On June 6, 2019, unionized employees of Vox Media, a left-leaning digital media company, walked off the job during union contract negotiations. That same day, Ben Domenech, executive officer of FDRLST Media and publisher of The Federalist (which is the direct opposite of left-leaning), posted this tweet from his personal Twitter account: “FYI @fdrlst first one of you tries to unionize I swear I’ll send you back to the salt mine.”
be jeopardized if employees attempted to unionize.”
The record does not show
that Domenech ever used this account to communicate with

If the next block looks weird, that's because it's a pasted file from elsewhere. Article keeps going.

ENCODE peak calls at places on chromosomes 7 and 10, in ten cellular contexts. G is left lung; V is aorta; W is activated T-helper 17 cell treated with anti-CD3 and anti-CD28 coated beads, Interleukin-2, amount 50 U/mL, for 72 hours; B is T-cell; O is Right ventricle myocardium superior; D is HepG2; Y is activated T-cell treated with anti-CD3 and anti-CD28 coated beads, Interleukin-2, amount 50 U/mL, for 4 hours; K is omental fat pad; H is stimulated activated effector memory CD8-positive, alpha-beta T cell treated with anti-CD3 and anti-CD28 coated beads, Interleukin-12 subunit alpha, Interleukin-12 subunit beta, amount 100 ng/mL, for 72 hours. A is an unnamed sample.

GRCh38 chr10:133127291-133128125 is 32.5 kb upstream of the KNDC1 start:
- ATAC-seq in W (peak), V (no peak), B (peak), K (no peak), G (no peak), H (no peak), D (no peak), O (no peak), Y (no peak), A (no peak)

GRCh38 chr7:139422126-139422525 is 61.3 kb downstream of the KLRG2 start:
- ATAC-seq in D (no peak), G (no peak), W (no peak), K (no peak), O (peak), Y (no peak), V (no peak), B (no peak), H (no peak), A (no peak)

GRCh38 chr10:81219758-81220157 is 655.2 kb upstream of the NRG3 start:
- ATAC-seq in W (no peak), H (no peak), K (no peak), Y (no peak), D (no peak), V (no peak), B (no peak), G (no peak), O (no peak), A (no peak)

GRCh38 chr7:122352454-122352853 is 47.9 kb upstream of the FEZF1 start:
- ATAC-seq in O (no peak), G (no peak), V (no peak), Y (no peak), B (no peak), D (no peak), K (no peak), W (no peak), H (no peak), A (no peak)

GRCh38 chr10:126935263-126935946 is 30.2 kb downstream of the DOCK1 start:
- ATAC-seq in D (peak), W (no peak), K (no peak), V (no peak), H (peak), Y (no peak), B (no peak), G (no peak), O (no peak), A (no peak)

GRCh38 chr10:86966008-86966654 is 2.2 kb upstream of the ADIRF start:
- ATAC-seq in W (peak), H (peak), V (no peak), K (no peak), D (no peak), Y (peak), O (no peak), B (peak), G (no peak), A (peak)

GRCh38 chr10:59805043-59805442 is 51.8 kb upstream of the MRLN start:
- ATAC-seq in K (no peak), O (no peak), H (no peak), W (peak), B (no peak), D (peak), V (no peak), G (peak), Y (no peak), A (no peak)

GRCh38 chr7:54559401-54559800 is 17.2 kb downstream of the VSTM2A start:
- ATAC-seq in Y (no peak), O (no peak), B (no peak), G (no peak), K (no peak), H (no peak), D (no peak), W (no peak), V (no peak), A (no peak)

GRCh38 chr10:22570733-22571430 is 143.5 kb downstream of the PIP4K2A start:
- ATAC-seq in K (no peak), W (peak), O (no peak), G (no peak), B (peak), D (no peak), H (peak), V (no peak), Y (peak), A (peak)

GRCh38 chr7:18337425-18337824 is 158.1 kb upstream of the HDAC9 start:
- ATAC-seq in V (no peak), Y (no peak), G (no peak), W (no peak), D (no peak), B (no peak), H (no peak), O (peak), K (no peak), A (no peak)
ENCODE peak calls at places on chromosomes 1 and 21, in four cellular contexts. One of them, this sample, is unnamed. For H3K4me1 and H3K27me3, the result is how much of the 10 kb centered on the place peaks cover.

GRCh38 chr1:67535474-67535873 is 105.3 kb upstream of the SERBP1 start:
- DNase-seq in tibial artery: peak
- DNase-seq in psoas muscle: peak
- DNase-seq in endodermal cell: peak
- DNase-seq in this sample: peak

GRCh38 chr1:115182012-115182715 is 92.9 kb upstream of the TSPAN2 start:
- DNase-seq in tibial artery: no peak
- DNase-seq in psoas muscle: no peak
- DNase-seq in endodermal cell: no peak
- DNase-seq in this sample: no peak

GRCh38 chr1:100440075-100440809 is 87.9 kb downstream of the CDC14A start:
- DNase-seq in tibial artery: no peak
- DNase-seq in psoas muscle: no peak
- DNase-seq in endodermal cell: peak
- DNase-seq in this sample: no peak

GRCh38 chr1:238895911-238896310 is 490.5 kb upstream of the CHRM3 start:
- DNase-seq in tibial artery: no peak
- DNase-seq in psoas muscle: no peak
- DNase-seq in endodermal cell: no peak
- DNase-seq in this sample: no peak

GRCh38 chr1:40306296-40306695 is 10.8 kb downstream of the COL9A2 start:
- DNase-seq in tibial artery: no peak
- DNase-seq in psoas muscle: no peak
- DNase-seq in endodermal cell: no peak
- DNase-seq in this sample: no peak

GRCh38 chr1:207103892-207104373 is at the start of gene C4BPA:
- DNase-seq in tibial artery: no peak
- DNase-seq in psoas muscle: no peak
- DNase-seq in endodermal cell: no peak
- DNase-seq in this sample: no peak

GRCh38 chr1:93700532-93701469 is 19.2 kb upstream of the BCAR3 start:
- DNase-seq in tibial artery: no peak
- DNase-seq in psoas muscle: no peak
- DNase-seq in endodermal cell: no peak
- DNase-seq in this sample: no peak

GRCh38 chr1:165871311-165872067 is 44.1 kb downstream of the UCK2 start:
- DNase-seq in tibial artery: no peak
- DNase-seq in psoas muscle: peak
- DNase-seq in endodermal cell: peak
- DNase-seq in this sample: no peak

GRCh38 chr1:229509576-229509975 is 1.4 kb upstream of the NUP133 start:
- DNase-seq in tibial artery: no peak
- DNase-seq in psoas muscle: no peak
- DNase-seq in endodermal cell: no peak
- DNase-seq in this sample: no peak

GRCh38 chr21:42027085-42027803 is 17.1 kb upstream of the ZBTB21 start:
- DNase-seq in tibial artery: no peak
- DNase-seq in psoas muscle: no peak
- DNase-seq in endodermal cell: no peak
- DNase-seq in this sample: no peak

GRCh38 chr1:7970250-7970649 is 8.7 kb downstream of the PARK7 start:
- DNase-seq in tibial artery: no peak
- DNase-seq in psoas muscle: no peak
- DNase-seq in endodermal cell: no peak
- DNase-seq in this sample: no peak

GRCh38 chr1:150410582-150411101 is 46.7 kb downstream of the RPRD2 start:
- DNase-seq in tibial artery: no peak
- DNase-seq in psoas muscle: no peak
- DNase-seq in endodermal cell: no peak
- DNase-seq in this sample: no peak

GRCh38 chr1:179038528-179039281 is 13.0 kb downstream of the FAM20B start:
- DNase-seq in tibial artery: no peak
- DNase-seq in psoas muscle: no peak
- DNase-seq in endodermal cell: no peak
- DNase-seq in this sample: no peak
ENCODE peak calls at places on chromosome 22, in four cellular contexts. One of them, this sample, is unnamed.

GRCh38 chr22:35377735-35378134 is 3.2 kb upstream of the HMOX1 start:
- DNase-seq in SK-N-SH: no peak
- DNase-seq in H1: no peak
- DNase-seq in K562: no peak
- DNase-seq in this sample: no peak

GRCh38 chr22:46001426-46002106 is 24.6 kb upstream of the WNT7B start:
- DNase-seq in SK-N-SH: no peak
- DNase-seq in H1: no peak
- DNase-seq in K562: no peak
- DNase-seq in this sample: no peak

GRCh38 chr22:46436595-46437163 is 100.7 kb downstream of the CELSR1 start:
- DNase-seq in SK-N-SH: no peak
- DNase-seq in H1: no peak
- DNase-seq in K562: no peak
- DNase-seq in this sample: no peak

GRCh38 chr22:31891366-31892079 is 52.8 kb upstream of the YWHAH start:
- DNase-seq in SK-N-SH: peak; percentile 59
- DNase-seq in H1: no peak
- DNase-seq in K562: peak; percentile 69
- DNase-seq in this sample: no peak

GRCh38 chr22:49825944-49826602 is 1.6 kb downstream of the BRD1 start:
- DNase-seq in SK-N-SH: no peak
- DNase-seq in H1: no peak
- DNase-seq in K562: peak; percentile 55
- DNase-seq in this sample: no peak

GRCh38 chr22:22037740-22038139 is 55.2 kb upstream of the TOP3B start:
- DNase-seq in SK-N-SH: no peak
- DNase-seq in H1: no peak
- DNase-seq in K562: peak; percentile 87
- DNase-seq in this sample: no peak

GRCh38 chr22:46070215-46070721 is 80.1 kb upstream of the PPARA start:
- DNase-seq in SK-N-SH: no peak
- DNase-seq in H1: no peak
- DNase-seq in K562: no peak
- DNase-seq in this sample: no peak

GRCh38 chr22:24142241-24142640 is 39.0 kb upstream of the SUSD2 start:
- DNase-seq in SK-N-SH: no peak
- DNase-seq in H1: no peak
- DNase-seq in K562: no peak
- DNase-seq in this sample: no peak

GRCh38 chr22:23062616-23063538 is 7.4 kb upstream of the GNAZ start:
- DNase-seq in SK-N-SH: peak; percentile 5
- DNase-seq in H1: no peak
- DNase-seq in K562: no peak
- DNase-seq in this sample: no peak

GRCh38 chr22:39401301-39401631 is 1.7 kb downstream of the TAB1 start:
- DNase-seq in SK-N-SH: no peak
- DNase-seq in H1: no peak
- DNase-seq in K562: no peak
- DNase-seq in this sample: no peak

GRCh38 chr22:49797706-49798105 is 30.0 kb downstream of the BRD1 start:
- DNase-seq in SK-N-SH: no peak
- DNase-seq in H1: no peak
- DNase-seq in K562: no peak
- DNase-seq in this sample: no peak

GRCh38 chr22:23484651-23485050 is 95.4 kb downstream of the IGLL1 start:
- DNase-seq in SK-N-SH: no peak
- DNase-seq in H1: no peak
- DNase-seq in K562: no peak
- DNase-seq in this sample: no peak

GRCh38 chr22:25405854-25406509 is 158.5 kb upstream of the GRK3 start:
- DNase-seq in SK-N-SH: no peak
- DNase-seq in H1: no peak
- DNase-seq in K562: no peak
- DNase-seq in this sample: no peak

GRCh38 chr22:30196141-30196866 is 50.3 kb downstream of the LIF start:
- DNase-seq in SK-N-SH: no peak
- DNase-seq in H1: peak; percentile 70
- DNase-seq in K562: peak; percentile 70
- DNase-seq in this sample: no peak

employees or that employees were required to follow it. Taken
together, a reasonable FDRLST Media employee who became
privy to Domenech’s tweet—posted the same day as the Vox
Media walkout—would be far more likely to view the tweet as commentary on a contemporary newsworthy and controversial topic than as a threat that implicated her status
with the Employer.
Thus, the Court concluded that the NLRB had wasted its time and resources on an issue that one could only reasonably interpret as sarcasm.
[T]he Board spent its resources investigating an
online media company with seven employees because of a
facetious and sarcastic tweet by the company’s executive
officer. Because the Board lost the forest for the trees by failing
to consider the tweet in context, it misconstrued a facetious
remark as a true threat.